"He called himself the old man forever fated to fly in seat 37C on an airliner," Cheplic said in her entry for the Karant Journalism Awards. "But a retirement gift of flying lessons changed everything for him."

In the program, new pilot Mike Egan told viewers that learning to fly was "the most wonderful learning experience I ever had in my life. It was wonderful!"

Using close-ups of the personable, animated Egan next to his Cessna Skyhawk, along with dramatic in-flight scenes from both inside and outside the aircraft, Cheplic showed eastern Wisconsin viewers the beauty and joy that is general aviation flying.

"The oneness with life with this great machine, the sound of the motor, the blur of the propeller, the ground whizzing by," continued Egan. "It's all good and all beautiful."

This year's Karant Award TV winner was raised in Hawaii and opines "flying is practically the only way to travel." Love of aviation apparently runs in the family; Michele relates how her young cousin stands at a window at O'Hare Airport in Chicago, clutching the "A" volume of the encyclopedia and looking to see if the airplanes match up with those in his book.

She has been a television news reporter for 10 years.

Meigs Field

A thoughtful, well-balanced radio report on the struggle to save Chicago's famed Meigs Field airport won first place in the Karant Awards radio category for Chris Lehman, a reporter for WNIJ Radio in DeKalb, Illinois.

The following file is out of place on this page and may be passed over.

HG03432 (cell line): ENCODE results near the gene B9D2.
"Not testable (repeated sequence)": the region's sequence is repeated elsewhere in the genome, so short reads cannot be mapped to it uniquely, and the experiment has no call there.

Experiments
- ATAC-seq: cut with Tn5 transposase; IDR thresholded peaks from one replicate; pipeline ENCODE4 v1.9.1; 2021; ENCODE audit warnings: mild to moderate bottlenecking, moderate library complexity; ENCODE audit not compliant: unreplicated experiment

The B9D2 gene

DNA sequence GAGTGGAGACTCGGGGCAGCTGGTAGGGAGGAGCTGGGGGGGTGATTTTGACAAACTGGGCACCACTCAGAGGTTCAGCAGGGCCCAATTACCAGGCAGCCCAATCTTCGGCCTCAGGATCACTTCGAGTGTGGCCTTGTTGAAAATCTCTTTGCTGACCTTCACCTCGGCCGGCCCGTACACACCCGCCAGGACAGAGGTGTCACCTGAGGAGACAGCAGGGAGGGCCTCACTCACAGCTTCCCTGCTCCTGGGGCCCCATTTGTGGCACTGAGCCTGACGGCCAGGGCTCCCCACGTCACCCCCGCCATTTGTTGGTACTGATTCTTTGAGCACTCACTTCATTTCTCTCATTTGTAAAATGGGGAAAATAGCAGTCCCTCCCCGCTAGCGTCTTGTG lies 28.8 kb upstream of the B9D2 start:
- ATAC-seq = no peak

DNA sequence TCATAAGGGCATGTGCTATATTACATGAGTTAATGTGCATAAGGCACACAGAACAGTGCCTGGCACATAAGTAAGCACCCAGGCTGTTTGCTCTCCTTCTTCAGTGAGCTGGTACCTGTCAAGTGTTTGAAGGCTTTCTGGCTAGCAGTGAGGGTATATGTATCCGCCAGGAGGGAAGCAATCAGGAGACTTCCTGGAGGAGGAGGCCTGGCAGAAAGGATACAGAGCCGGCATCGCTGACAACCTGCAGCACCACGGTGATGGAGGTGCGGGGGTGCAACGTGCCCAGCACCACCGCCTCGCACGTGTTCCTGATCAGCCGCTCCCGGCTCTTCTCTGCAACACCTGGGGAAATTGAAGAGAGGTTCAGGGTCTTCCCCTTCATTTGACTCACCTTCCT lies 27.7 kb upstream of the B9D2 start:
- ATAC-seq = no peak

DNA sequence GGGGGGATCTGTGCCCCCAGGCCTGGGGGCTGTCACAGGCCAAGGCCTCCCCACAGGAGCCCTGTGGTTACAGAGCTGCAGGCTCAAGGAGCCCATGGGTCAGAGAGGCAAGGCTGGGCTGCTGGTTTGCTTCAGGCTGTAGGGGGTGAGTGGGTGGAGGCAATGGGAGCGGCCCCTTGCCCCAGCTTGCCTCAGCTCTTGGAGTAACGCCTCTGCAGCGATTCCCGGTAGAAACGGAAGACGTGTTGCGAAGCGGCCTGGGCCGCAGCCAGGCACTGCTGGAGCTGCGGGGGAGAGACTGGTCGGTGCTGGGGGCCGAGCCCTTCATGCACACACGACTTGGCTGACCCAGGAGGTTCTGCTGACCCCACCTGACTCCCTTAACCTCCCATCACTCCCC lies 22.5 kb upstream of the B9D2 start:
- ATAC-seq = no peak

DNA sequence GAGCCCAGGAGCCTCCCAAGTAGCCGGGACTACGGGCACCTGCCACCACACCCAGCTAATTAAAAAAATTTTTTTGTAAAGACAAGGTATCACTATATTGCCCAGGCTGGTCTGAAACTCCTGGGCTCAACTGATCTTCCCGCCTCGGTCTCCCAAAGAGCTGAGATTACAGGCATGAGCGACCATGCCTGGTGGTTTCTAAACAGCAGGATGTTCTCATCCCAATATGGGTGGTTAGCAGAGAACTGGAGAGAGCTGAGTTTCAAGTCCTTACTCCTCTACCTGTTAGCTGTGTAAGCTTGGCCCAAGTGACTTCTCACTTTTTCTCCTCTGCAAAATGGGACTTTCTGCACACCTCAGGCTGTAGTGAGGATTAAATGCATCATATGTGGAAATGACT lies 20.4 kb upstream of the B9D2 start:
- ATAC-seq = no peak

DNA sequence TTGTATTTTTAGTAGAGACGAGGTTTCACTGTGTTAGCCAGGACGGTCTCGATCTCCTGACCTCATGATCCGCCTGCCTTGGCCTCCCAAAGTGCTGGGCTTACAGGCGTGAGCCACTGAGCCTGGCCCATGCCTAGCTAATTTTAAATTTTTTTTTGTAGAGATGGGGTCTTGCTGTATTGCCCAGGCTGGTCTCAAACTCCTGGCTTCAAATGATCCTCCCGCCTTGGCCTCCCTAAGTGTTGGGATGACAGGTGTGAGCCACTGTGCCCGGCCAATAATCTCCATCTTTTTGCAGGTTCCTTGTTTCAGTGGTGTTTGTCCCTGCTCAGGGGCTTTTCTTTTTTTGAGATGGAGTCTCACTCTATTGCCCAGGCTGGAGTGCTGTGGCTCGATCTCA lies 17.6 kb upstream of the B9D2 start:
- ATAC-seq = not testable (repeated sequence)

The June 29 report, which aired twice on the northern Illinois public radio outlet, included comment and reasoned arguments from all sides, including a spokeswoman for Mayor Richard Daley's office and AOPA.

"In a day when many reporters just grab what little information they can and run with it, a well-crafted, thorough report like this one deserves recognition," said Mordoff. "Chris took his time in planning and assembling this piece, giving his listeners in the northern Illinois area a much better understanding of the importance of Meigs and the issues involved."

Lehman, who has worked at WNIJ for nearly three years, is originally from Lancaster County, Pennsylvania. After graduating from Temple University in 1997 with a degree in broadcast journalism, he served as an arts reporter for KDAQ, a public radio station in Shreveport, Louisiana.

His career goal is to become a public radio foreign correspondent. In the past two years, Lehman has reported on a free-lance basis from Iraq, El Salvador, and Burkina Faso. His reports have aired on public radio programs including Marketplace, Common Ground, the Environment Show, and the Great Lakes Radio Consortium.

The Aircraft Owners and Pilots Association, founded in 1939, is the world's largest membership association for pilots. It works to keep general aviation (non-airline) flying safe, enjoyable, and affordable for its 380,000-plus members. Members own and fly mostly single-engine and twin-engine piston aircraft, which account for about 93 percent of all civilian aircraft in the United States.